|Course Type||Course Code||No. Of Credits|
Semester and Year Offered: Monsoon semester 2019
Course Coordinator and Team: Dr. Ashis Roy
Email of course coordinator: firstname.lastname@example.org
Pre-requisites: Admission to the Mphil Psychoanalytic Psychotherapy
Aim: To develop observation skills to become an observer – of infant, mother and themselves.
- To sustain regular weekly observation of infants in a family and maintain written notes
- To base the understanding of psychoanalytic developmental theory on observations
- To make links between observations of interactions between infant and adult caretakers and observations of their own internal emotional states
Brief description of modules/ Main modules:
This course has two parts that run simultaneously:
- Each student approaches and requests a family that is expecting a child whether they would be comfortable with having them as an observer, once a week for a period of two semesters which is a little over six months. A weekly observation, of one hour per week is set up and continues for the duration. The aim is to begin the observation as close to birth as possible. In the time spent with the family /mother-child/ child-carer, the observer is to just observe without taking notes and engaging in minimal conversation with the adults. After the hour, the student writes down a detailed description of what they have observed in the hour, including an observation of their own internal state but avoiding the temptation to theorise.
- The class meets once a week for an infant observation seminar led by the faculty member. One student presents their observation and the classmates join the student and seminar-leader to reflect upon the experience and hold the feelings of the observer in order to help them think and feel but not react in the observation context – processes essential to the equipment of a psychotherapist. Here links with theory and sociocultural may be encouraged but the focus is very much on internal experience of the infant, mother and observer.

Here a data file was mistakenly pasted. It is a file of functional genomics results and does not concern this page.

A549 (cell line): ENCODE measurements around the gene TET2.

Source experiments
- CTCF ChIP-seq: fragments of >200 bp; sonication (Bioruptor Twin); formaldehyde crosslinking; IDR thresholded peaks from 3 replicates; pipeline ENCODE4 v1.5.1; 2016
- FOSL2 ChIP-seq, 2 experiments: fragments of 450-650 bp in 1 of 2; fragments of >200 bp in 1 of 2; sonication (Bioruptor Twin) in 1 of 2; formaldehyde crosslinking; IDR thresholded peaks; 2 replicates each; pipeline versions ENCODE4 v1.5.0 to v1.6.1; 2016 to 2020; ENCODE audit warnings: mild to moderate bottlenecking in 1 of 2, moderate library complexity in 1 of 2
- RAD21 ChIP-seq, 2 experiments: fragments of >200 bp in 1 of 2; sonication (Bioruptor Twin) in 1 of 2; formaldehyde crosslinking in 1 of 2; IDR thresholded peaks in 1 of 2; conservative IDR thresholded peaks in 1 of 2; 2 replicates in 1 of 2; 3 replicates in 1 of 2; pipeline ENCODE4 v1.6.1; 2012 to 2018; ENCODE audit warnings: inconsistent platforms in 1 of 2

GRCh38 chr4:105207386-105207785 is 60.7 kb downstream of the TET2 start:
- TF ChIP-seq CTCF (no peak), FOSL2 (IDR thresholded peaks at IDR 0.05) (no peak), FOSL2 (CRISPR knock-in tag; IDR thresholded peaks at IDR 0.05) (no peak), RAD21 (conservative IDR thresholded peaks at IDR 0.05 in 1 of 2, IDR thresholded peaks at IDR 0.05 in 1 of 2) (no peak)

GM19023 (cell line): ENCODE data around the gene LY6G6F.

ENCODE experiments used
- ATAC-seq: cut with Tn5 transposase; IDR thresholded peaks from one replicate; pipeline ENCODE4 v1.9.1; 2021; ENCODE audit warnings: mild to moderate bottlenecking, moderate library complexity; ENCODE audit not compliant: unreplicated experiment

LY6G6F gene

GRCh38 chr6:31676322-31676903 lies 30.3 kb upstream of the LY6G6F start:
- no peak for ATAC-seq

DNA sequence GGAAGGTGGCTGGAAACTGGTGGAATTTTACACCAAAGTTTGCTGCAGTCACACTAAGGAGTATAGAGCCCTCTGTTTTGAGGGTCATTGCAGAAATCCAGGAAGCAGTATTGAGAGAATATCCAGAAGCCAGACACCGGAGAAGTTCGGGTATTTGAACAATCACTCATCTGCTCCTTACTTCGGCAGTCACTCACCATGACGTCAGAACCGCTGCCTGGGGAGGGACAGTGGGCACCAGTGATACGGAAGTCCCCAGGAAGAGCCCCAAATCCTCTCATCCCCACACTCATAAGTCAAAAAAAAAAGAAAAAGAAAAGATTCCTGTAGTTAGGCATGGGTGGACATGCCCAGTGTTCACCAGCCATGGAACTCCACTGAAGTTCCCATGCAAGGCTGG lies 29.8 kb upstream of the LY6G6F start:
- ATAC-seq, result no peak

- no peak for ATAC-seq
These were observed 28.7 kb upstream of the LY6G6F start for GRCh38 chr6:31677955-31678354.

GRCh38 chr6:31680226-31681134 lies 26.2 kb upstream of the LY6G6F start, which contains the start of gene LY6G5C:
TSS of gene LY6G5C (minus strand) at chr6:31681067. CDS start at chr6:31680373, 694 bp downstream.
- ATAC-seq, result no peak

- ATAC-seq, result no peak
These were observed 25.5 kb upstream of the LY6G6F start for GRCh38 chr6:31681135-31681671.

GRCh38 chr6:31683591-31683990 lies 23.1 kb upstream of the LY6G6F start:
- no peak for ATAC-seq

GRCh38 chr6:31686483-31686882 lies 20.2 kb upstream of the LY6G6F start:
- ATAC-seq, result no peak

Over the semester, the student is expected to spend four hours per week engaged in infant observation related activities which include:
- a one hour observation
- writing the observations
- a two hour seminar with the group.
Assessment Details with weights:
Students will be assessed on their developing capacities to:
- be fully present in the infant observation situation;
- avoid adult conversations;
- reflect upon the feelings generated in them from what they observe rather than react to them through action or the need to intervene in the family;
- make links between inner and outer experience, eg. What they observe and their feelings
- make links with aspects of their own personal histories
During the course of the semester, the course assessment will consist of :
- Regularity of written record of weekly observations: 30%
- Regularity of attendance at weekly seminars: 30%
- Returned completed written assignment: 40%
- Agarwal, U & Paiva, N.D. (2014). The uncomfortable subject. Observing the Indian girl child. Infant Observation
- Williams, M.H. (Ed.), Collected papers of Martha Harris and Esther Bick (pp. 225–239). Perthshire: Clunie.
- Fraiberg, S., Adelson, E., & Shapiro, V. (1975). Ghosts in the nursery: A psychoanalytic approach to the problems of impaired infant-mother relationships. Journal of the American Academy of Child Psychiatry, 14, 387–421
- Miller, L., Rustin, M.E; Rustin, M.J. & Shuttleworth J. (Eds.), Closely observed infants London: Duckworth.
- Paiva N.D. (2018). Love & Rage: the inner worlds of children. Yoda Press: New Delhi
- Paiva, N.D. (2014). Who observes Whom? Infant observation observed. an experience of setting up an infant observation training in India. Infant observation,
- Winnicott, D.W. (1964) The Child, The Family and The Outside World. Penguin: London
- Winnicott, D.W. The observation of infants. In From Paediatrics to Psychoanalysis.
- Klein, M. (19??) On observing the Behaviour of Young Infants
- Waddell, M. (2002). Inside Lives. Karnac: London